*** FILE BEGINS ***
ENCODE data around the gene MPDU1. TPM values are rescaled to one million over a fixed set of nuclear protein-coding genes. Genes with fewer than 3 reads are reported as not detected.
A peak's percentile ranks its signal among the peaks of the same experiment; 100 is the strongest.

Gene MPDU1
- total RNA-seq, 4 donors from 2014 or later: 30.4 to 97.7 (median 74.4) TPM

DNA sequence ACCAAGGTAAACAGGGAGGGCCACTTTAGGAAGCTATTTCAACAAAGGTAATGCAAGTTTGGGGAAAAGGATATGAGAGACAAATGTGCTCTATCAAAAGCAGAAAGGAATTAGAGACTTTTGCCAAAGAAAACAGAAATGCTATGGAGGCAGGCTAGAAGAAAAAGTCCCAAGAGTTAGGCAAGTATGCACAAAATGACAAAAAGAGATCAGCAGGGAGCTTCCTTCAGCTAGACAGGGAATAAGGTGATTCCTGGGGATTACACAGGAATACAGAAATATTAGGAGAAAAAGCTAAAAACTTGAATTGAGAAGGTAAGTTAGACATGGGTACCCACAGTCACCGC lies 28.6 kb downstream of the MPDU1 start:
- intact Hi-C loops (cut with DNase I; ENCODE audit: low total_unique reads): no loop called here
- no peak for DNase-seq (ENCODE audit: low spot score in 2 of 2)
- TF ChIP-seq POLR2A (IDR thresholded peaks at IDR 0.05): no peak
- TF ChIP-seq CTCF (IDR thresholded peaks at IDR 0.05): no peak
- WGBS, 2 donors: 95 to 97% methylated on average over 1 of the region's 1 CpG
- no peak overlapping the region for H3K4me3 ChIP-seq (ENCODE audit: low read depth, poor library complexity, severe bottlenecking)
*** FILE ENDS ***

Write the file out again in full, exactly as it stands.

ENCODE data around the gene MPDU1. TPM values are rescaled to one million over a fixed set of nuclear protein-coding genes. Genes with fewer than 3 reads are reported as not detected.
A peak's percentile ranks its signal among the peaks of the same experiment; 100 is the strongest.

Gene MPDU1
- total RNA-seq, 4 donors from 2014 or later: 30.4 to 97.7 (median 74.4) TPM

DNA sequence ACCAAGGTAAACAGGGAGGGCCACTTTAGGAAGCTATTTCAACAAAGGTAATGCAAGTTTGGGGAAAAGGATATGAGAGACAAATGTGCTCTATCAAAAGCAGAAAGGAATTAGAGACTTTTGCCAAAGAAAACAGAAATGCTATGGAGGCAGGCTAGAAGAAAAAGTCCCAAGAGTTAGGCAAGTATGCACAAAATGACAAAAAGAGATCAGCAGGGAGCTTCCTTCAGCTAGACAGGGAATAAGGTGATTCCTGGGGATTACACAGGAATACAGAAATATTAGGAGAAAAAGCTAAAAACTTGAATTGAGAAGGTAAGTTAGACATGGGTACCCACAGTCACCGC lies 28.6 kb downstream of the MPDU1 start:
- intact Hi-C loops (cut with DNase I; ENCODE audit: low total_unique reads): no loop called here
- no peak for DNase-seq (ENCODE audit: low spot score in 2 of 2)
- TF ChIP-seq POLR2A (IDR thresholded peaks at IDR 0.05): no peak
- TF ChIP-seq CTCF (IDR thresholded peaks at IDR 0.05): no peak
- WGBS, 2 donors: 95 to 97% methylated on average over 1 of the region's 1 CpG
- no peak overlapping the region for H3K4me3 ChIP-seq (ENCODE audit: low read depth, poor library complexity, severe bottlenecking)